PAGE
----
After strolling around a bit, we decided to stop for lunch at one of the many cafes with outdoor seating. Trying to avoid an overpriced tourist trap, we opted for a restuarant a block off the plaza. While enjoying a simple meal of chicken and rice, washed down with a mojito, we were suddenly serenaded by one of the local bands that travel from restuarant to restuarant trying to make some cash. As Cuba has two currencies, one for the locals and one for the tourists, to be able to earn the CUC (which is a one to one conversion rate with the US dollar), is a great way for Cubans to make a little extra spending money. Through their food and healthcare are provided for, free-enterprise capitalism is a long ways off, but the recent opening up of restrictions has allowed some, particularly those in the tourism industry, to make a decent living.
From lunch, we found our way over to La Bodeguita del Medio, one of the handful of bars made famous by Ernest Hemingway, who spent the last few years of his life enjoying the many pleasantries of this Caribbean Jem. Allegedly, here is where Hemingway preferred his mojito, and La Floridita, another touristed bar on the Hemingway trail, is where he enjoyed his daiquiris. In fact, it is said that Mojitos were first invented here in 1942. Yet, Hemingway is not the only famous patron of La Bodeguita del Medio. Infamous Chillean president Salvador Allende also visitied, along with many other famous politicians, celebrities, and writers.
We hopped up to the bar and grabbed two bar stools, just as the slew of day-trippers had to get back to their cruises. Even if the overpriced mojito was not the best I’ve ever had, the atmosphere and history of the place is worth it, if you can get there when there aren’t hoards of Hemingway groupies waiting to get inside.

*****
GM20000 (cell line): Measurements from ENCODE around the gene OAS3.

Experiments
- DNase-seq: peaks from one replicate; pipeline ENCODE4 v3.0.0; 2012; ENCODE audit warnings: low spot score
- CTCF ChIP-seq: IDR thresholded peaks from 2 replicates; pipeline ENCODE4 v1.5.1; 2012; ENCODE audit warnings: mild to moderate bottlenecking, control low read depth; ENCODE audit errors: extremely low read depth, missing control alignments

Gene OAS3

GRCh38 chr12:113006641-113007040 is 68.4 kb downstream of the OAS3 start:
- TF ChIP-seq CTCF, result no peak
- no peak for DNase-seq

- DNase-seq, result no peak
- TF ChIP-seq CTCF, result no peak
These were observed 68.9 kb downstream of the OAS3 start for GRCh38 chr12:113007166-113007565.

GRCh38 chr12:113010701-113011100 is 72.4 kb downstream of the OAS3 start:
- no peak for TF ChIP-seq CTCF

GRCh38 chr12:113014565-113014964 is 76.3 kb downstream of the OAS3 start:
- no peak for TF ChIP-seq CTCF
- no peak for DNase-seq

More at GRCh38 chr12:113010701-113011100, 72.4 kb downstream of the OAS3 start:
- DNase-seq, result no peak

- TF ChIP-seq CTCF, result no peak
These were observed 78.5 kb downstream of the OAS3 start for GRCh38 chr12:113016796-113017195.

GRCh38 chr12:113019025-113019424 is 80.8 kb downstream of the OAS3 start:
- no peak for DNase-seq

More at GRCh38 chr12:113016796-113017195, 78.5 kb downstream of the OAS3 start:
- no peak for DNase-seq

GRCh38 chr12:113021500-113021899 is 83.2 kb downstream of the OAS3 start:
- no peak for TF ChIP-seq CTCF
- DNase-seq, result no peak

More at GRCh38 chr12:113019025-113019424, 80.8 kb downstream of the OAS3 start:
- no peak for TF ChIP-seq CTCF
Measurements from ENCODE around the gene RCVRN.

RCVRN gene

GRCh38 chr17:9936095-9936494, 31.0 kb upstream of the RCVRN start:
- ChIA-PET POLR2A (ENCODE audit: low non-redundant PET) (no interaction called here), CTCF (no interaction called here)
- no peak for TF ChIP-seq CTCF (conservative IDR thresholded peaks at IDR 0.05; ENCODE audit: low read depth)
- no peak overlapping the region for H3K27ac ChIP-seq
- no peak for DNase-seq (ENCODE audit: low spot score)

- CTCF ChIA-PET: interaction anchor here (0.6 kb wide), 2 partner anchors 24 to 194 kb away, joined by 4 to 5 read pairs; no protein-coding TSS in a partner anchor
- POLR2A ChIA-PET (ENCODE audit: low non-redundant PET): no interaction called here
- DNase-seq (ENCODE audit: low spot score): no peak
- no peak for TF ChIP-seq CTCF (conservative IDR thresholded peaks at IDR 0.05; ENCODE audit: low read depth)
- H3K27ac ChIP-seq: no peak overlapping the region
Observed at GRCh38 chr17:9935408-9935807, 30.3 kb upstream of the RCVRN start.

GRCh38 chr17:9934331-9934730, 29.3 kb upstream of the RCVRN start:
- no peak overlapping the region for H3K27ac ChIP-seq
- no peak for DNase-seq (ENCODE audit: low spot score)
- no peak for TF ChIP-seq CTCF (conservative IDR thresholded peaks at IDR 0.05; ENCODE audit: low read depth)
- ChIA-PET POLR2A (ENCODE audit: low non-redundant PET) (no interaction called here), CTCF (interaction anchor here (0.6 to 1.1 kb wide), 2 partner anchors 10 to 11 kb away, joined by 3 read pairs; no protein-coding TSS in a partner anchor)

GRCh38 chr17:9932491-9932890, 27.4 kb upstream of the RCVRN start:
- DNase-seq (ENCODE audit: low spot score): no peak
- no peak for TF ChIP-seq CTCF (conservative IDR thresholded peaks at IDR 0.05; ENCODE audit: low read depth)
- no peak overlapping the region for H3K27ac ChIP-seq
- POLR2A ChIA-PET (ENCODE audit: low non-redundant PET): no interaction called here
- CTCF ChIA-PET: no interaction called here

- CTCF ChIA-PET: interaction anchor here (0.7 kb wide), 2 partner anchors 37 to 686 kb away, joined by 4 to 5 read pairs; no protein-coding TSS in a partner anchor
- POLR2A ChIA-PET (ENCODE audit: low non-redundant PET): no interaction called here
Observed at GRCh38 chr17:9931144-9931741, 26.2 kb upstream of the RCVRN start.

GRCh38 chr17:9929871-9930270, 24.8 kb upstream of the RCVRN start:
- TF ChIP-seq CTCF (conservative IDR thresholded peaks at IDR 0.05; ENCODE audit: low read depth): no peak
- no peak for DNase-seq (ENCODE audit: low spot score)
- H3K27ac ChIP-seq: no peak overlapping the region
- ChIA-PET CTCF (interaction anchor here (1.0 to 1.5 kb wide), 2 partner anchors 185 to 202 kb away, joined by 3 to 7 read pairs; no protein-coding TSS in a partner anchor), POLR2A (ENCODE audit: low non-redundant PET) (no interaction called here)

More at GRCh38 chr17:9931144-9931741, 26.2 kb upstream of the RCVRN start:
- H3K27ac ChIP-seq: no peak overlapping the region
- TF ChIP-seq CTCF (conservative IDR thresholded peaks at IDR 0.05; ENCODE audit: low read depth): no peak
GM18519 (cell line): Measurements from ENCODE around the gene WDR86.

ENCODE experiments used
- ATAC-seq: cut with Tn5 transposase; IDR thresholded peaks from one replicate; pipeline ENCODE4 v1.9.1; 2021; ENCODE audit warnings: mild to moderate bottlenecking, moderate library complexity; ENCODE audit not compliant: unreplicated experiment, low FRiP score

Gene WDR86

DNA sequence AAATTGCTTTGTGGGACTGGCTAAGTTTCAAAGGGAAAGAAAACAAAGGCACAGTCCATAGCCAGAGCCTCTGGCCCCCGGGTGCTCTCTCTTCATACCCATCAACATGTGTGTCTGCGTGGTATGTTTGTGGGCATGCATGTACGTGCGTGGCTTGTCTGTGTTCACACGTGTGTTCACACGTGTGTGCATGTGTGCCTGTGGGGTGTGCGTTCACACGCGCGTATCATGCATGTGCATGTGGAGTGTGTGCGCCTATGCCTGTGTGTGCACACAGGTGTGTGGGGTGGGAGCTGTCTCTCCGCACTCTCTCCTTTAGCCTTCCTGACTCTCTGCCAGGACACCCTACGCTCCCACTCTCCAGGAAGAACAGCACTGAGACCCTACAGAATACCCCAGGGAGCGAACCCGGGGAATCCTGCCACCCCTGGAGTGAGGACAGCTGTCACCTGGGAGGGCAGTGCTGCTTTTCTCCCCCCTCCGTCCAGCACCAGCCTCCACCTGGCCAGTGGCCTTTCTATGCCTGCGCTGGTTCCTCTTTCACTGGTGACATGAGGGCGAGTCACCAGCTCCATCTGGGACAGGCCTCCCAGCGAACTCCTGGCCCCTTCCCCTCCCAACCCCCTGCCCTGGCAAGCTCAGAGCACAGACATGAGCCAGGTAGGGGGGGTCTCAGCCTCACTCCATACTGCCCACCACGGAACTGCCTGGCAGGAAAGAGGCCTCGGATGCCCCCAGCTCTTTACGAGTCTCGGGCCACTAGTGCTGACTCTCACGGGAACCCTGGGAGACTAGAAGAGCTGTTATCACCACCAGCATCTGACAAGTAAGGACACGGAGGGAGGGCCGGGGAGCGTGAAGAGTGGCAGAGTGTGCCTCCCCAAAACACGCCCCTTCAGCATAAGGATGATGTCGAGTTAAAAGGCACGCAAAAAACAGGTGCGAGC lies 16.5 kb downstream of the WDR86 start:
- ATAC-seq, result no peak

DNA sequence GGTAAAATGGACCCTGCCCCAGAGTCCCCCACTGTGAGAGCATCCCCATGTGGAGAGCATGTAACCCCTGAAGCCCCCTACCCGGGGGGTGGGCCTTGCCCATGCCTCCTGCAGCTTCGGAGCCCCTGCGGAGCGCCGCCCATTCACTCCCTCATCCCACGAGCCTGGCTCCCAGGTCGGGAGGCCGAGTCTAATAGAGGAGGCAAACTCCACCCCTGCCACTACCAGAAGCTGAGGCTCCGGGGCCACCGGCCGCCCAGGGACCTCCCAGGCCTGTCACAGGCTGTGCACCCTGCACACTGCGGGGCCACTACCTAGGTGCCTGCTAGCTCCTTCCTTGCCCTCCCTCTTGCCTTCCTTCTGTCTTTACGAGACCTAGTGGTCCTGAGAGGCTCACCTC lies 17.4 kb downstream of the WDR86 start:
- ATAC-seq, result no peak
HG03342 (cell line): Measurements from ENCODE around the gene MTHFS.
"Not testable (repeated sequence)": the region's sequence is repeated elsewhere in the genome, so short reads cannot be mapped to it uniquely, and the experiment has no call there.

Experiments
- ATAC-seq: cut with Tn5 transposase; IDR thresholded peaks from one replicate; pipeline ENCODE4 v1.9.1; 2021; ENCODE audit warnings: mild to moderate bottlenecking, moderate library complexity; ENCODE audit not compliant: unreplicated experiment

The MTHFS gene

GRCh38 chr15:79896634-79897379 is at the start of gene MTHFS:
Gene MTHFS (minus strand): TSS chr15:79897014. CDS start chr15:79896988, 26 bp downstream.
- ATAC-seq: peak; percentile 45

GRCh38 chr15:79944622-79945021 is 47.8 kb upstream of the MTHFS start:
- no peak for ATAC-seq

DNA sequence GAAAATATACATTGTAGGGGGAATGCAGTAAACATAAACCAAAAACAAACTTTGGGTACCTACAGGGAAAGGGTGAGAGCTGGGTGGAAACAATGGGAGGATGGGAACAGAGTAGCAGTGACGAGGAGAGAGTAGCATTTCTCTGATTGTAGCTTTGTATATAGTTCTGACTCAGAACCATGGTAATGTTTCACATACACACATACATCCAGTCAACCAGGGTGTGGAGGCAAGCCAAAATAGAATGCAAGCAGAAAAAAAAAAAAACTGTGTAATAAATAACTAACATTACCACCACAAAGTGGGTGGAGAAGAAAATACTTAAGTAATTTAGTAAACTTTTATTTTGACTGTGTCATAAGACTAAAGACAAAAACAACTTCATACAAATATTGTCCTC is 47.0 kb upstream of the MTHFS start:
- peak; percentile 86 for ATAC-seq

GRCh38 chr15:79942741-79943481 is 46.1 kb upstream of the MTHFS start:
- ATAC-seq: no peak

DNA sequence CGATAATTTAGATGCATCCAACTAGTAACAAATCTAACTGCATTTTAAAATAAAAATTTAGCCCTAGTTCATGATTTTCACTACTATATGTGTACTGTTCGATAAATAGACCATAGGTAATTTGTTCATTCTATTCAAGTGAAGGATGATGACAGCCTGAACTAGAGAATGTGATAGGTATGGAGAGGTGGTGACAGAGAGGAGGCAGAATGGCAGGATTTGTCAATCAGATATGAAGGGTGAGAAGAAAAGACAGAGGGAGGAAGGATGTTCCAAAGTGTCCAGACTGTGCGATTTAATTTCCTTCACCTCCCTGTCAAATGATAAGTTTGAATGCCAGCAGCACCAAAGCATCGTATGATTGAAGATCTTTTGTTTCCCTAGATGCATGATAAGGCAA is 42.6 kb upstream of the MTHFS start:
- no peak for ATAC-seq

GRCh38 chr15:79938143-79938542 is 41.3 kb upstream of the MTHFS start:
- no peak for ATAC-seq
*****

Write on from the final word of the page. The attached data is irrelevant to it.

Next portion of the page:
At this point in the day, and what has become a custom for our first day arriving in other countries, we were starting to get a little sloshed. With no real agenda, other than a list of Hemingway sites I wanted to check off, we strolled the streets of Havana Viega, hopping in and out of bars. Along the way, we noticed that many places were being cleaned up or restored, likely to make it more presentable to the increasing tourism boom that has ensued in the last 10 years.
After strolling around a bit, we walked over to the Plaza de Armas, before stumbling upon the Hotel Ambos Mundas, also known as “the Hemingway Hotel” because he famoulsly penned parts of For Whom the Bell Tolls here on the 5th floor. Feeding my Hemingway obsession, we saddled up to the piano bar in the lobby first, though it wasn’t very interesting or fun. We soon realized however, that one could ride the iron-gated elevator up to the top floor for one of the best views of the city, and oh yeah, there’s a bar up there as well.
After another drink, this time a Cuba Libre, we strolled around some more, taking in the classic American cars and rundown buildings, eventually finding our way over to the Malecon, undoubtedly my favorite place in Havana.
A sea-wall turned pedestrian stroll, the Malecon runs along the Northern part of Havana, with old, faded and worn classical buildings on one side, and Miami just to the North. As we strolled along, with the sun-setting in the distance, 1957 Chevys cruising down the highway, and waves crashing up against the wall, we came across many Cubans fishing, laughing, playing music, and just, simply, enjoyng life.